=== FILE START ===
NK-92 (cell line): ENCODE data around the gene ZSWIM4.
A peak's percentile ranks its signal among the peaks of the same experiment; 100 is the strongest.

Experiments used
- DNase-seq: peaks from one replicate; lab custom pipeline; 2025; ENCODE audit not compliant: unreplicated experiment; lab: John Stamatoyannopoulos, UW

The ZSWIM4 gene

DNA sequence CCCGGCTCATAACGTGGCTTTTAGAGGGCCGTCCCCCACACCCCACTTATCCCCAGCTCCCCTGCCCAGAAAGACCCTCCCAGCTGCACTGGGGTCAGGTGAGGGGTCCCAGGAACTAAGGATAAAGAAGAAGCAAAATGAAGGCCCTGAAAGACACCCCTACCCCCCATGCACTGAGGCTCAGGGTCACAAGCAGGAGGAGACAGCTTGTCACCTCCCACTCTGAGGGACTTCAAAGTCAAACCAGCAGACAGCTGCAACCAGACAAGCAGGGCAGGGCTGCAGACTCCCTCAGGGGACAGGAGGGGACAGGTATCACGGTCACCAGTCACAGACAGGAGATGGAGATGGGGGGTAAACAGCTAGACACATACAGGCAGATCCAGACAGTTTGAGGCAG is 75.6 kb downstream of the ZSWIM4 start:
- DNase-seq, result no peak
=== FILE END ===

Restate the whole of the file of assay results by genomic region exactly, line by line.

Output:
NK-92 (cell line): ENCODE data around the gene ZSWIM4.
A peak's percentile ranks its signal among the peaks of the same experiment; 100 is the strongest.

Experiments used
- DNase-seq: peaks from one replicate; lab custom pipeline; 2025; ENCODE audit not compliant: unreplicated experiment; lab: John Stamatoyannopoulos, UW

The ZSWIM4 gene

DNA sequence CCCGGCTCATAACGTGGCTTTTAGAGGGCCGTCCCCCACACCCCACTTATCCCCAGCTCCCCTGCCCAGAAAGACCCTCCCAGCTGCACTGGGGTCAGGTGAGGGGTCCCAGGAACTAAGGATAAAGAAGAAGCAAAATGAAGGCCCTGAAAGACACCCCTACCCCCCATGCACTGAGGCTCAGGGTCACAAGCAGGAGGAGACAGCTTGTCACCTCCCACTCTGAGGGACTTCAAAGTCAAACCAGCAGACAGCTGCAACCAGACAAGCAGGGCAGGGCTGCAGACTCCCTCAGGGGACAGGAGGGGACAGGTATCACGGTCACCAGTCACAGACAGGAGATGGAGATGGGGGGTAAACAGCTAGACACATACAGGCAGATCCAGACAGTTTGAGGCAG is 75.6 kb downstream of the ZSWIM4 start:
- DNase-seq, result no peak